The second trait that makes the fertile soil of collective narcissism is low self-esteem. In many ways, narcissism is always a distorted view of self, either too big or too small, too good or too bad. Low self-esteem, in particular, refers to the vulnerable, wounded narcissist. He is the one who feels diminished, inferior, disrespected. His narcissism is that of the hurt child.

The final trait or condition that primes a person for collective narcissism is perceived threat. They see those outside the group as threatening, wishing to do them harm, trying to usurp and undermine them. They see the other as hostile and scary.



The Three Results of Collective Narcissism

There are three results that flow from collective narcissism. The first is a siege mentality. Those high in collective narcissism believe outsiders are coming for them and they need to circle the wagons. They truly believe they are under attack and will be overrun unless they fight back. Second, they are prone to conspiracy thinking. They readily buy conspiracy theories that align with their views. Whatever supports their narrative of reality, no matter how outlandish, is accepted as true or likely truth. Finally, the siege mentality and the belief in reinforcing and alternative “facts” produces a desire for revenge. The outsiders are trying to tear down what they hold dear. They feel justified in retaliating against them.

It’s not just outsiders that cause collective narcissists concern, though. One recent study out of The University of Cambridge found individuals with high levels of collective narcissism had a strong willingness to conspire against members of their own tribe and supported in-group surveillance policies. They were prone to mistrust, power plays, and snooping. The paradox here is that people high in collective narcissism are often drawn to the group partly because it offers a sense of protection and security, yet they are more likely to be held in suspicion and even undermined by like-minded members of their group. This is the nature of these kinds of groups. They draw people prone to seeing the world as hostile and untrustworthy, so they bring those biases into the group.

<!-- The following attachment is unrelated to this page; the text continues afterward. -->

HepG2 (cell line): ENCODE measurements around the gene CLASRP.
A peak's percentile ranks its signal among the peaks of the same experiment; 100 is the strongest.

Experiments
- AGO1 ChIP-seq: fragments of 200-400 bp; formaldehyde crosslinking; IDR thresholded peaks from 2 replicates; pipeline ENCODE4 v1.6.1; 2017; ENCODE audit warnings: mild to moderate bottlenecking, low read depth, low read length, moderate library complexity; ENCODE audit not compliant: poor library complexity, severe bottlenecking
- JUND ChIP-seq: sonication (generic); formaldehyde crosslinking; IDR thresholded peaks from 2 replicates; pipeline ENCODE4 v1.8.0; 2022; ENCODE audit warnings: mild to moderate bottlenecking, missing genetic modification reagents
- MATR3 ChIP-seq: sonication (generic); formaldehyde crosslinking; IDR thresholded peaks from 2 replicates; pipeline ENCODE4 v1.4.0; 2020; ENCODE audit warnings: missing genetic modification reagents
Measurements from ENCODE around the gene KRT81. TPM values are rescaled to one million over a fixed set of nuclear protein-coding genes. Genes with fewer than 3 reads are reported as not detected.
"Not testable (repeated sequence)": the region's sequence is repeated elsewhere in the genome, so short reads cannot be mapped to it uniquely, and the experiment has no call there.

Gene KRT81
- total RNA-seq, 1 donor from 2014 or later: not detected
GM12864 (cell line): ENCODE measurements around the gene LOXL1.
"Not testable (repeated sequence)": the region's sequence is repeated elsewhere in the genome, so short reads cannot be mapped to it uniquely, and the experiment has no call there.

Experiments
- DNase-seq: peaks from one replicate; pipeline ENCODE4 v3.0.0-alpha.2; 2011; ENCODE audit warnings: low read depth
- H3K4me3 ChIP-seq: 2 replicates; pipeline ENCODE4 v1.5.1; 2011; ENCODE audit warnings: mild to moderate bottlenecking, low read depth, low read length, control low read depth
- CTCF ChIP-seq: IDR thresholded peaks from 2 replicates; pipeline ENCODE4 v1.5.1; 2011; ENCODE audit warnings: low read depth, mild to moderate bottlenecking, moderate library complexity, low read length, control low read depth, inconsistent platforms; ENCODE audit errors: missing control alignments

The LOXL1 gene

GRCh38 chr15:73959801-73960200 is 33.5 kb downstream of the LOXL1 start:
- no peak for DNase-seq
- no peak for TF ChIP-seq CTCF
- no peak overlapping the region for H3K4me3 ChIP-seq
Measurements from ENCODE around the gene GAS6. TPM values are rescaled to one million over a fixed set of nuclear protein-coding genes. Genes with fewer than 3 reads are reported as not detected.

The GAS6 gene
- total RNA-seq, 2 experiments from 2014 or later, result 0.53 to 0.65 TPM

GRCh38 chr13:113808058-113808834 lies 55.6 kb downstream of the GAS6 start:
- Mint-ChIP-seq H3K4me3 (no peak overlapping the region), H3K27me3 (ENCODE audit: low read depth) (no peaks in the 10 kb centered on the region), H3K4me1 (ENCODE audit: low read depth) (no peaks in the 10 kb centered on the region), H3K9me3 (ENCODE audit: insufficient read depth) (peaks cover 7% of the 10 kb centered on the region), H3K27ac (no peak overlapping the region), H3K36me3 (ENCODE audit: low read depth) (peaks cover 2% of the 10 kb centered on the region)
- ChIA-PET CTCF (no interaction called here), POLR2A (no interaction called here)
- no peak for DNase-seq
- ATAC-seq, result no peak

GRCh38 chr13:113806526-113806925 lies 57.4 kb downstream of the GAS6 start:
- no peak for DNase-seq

Evangelicals as Collective Narcissists

Conservative white evangelicals have become a subculture high in collective narcissism. They view themselves as special, chosen by God, possessors of truth. They increasingly perceive threat from outsiders who challenge them, point out their hypocrisies, and lay challenge to the positions of power they hold in our society. As a result, they have developed a siege mentality. They circle the wagons to fend off the gathering horde. They demonize their opponents. At the same time, they filter in data that fits their narrative while filtering out information that does not support their views.

Many social observers view the bad behavior of white evangelicals purely as a group fearful they are being push aside and losing their seats at the head of the cultural table. That is certainly present, but there is an even deeper part of this. White evangelicals truly believe they are special, ordained by God, and uniquely qualified to be in charge. For many of them, they go a step further. They believe God has entrusted the country and its institutions to them, so they are required to fight those who would challenge them. This belief that they are commanded to “take the country back for God, maintain control, and beat down any who oppose them is what makes them especially threatening to a democracy.